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X-treme Personalization

Don't be fooled for a nanosecond

By Annalee Newitz

THIS GUY MARK from an open source/wireless app company called Lutris--whom I've never met before--recently wrote me one of those rare "stranger emails" that made me want to write back. He said something like, "Hi, where do you work?" It was so weird and decontextualized, like he had truly emerged out of the electronic ether at random and was merely seeking another human in the vast, corporate landscape--a human whom he would first identify as being from a particular workplace.

So I told him where I work, and he wrote back at fabulous, exuberantly geeky length about his company's products--"exotic new foreign applications," he called them, which were used to produce websites that do "extreme personalization." He gave me some URLs, which of course I followed. I mean, who could resist seeing what would be produced by an exotic new foreign application? When I clicked, I discovered www.customatix.com, an e-commerce shoe company with what Mark called "very heavy architecture."

And it was pretty amazing--clumsy, but with obvious potential for being adopted in a zillion ways. Customatix is a shoe e-service store where you can use a web interface to customize the colors and fabrics of the sneakers and boots you're ordering. From a technological point of view, however, the website's purpose really didn't matter--that was just content bullshit. What mattered was the lightness of the whole operation, the methamphetamine-fast Java that made each new image of the shoe-in-progress jump onto the screen almost instantly. Even on a computer with 32 MB of RAM and a slow Pentium II processor, I designed an entire shoe without having to sit and wait while the site reposted data or reloaded the image. That's great, technologically speaking. Your code is juggling several extremely big chunks of data in relationship to one another very quickly--mmmm, good, as Homer might say.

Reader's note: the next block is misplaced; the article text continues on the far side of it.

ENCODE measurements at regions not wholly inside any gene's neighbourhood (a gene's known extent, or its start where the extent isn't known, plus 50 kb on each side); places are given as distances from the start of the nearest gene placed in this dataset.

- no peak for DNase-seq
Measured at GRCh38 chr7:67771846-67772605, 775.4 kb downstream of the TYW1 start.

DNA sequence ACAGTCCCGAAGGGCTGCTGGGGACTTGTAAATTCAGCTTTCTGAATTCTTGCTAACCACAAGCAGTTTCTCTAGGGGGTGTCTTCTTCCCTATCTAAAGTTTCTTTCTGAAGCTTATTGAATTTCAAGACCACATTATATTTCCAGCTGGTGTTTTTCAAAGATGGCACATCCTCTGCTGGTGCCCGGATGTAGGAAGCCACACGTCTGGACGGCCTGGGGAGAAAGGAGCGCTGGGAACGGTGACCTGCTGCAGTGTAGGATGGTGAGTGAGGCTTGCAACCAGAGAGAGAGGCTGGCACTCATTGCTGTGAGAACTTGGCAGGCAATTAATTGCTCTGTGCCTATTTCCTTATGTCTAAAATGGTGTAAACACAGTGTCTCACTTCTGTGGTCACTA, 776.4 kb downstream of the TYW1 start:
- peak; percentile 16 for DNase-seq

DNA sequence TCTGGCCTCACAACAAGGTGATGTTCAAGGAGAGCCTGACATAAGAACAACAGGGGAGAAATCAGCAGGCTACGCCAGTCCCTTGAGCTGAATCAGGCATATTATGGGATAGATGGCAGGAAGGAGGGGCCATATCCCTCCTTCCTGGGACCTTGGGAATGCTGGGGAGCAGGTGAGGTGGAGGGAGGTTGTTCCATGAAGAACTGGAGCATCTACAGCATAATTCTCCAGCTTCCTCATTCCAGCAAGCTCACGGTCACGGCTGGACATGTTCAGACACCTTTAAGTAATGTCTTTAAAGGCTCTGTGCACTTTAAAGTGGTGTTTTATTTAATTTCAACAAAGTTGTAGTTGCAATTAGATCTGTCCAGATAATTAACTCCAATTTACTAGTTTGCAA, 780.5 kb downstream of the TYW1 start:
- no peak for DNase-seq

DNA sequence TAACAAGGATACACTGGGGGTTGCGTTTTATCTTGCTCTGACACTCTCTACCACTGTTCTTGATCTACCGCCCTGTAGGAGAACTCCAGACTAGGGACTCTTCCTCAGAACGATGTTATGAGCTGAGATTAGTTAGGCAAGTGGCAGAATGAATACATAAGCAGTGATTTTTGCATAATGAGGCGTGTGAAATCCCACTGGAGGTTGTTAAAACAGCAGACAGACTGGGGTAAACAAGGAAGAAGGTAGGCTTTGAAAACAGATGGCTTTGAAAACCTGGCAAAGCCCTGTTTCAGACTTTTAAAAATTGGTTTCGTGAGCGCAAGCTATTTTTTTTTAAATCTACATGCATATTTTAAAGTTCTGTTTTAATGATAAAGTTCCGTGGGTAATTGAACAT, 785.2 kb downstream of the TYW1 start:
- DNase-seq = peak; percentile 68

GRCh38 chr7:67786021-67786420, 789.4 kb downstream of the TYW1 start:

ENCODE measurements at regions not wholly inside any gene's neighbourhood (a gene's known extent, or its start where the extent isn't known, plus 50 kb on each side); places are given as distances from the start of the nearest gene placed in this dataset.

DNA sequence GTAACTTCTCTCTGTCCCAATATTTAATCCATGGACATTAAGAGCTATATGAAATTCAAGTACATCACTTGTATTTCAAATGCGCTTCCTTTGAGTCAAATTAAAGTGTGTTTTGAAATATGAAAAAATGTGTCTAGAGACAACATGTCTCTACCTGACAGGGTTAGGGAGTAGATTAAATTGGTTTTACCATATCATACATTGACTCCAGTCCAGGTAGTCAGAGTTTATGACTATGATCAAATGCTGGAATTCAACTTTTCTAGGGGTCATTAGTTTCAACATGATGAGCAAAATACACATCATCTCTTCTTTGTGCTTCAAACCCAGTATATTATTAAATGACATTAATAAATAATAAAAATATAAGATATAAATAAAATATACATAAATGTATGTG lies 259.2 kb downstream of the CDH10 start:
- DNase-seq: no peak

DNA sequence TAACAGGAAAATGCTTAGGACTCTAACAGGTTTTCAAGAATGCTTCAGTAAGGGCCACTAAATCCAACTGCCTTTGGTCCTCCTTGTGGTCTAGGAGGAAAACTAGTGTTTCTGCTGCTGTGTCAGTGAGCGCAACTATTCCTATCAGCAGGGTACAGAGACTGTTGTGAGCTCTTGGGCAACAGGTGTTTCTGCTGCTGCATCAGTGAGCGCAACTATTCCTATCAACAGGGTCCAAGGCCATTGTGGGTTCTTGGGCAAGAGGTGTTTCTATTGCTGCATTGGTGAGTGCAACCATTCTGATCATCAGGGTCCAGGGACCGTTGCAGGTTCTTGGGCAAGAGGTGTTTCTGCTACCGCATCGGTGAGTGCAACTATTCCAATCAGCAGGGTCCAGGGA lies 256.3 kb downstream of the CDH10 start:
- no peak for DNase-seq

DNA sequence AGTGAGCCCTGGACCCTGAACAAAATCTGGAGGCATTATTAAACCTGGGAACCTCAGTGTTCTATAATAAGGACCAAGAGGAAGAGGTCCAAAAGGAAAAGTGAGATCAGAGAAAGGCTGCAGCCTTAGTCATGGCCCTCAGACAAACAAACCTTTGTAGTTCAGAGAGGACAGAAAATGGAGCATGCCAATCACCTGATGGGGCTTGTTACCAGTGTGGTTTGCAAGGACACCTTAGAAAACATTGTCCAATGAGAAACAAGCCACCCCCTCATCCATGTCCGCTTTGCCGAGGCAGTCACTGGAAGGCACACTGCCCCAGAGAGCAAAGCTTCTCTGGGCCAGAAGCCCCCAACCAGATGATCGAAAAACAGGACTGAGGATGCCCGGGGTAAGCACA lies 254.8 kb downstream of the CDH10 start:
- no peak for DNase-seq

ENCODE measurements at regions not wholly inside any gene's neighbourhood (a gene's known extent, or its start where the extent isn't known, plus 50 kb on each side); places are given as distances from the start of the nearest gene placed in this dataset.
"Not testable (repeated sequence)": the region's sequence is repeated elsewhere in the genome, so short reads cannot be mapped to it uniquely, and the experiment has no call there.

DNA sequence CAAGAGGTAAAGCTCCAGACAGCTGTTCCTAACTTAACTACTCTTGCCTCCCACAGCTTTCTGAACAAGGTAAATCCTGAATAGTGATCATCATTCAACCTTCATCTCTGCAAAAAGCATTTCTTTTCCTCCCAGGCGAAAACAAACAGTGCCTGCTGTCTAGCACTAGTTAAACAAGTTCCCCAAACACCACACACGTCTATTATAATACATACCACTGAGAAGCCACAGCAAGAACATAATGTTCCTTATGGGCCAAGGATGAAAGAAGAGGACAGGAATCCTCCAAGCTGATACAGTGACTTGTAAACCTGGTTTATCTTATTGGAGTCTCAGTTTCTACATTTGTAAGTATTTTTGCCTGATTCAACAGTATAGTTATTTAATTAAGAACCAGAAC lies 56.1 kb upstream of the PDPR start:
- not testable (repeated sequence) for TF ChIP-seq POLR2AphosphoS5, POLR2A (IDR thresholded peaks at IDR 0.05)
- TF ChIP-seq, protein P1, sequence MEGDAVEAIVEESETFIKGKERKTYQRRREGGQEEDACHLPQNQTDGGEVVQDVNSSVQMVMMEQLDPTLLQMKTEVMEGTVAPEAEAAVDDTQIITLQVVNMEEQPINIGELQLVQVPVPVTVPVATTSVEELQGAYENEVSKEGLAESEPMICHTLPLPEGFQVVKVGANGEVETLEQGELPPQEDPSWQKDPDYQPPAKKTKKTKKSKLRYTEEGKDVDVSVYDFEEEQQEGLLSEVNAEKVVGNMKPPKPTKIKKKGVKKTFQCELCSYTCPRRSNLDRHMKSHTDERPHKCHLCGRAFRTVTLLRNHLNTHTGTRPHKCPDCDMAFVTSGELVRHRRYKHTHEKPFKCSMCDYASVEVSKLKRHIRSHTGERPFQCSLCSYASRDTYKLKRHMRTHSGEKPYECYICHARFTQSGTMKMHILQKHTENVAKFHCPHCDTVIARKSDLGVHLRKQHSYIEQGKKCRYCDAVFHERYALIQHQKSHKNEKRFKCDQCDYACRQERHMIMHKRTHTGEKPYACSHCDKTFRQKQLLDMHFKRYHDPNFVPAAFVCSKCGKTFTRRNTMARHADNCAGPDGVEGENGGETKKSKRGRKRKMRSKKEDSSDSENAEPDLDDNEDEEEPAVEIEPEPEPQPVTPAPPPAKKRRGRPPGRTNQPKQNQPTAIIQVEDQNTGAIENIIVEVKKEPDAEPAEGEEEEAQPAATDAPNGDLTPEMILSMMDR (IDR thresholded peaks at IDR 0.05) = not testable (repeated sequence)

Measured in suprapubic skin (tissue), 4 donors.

But then there's this pesky content problem, which has more to do with "extreme personalization" rather than "very heavy architecture." Making your own shoes online is an example of extreme personalization, as is something like MyYahoo! or a place like Amazon.com, where they use collaborative filtering to match you up with products bought by customers who bought the same crap you did. None of these services are really working with the same kinds of software setups--except in broad strokes--but in terms of their overarching content mission, they are delivering exactly the same idea. Extreme personalization.

I've realized that extreme personalization is some kind of double-speak phrase, like calling secret police interrogation headquarters the Ministry of Love. The more "personalized" you get online, the more you're doing what everybody else is doing: creating the same "customizations" on your shoes, looking at the same news headlines, and buying the same Son Volt CDs or whatever. And yet we're all supposed to be seduced by the idea of personalization--it sounds so much like individualism, which people in the United States think is the greatest human ideal ever.

Really, though, individualism sucks. It creates psychotic loneliness, ruthless competition and a kind of offhand disregard for other people's feelings. I'm not saying that we should become repressed conformists. I simply wish to point out that individualism for its own sake is stupid. It's useful for one thing: creating a "personalized" desire for a bunch of nearly indistinguishable products when we only need a handful. It distracts us from individual differences that matter--like who has power and who doesn't--and supplies us with a pull-down menu of false distinctions. I've seen the best engineers of my generation writing robust code in the service of mad commerce. Shouldn't engineering be about making our lives go more smoothly? You know, juggling huge amounts of data to bring people together in ways that don't entirely involve commodities?

The answers to these questions will be hard to analyze with your database.

Annalee Newitz is a surly media nerd who spends way too much time analyzing her email at work.

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From the July 6-12, 2000 issue of Metro, Silicon Valley's Weekly Newspaper.

Copyright © 2000 Metro Publishing Inc. Metroactive is affiliated with the Boulevards Network.

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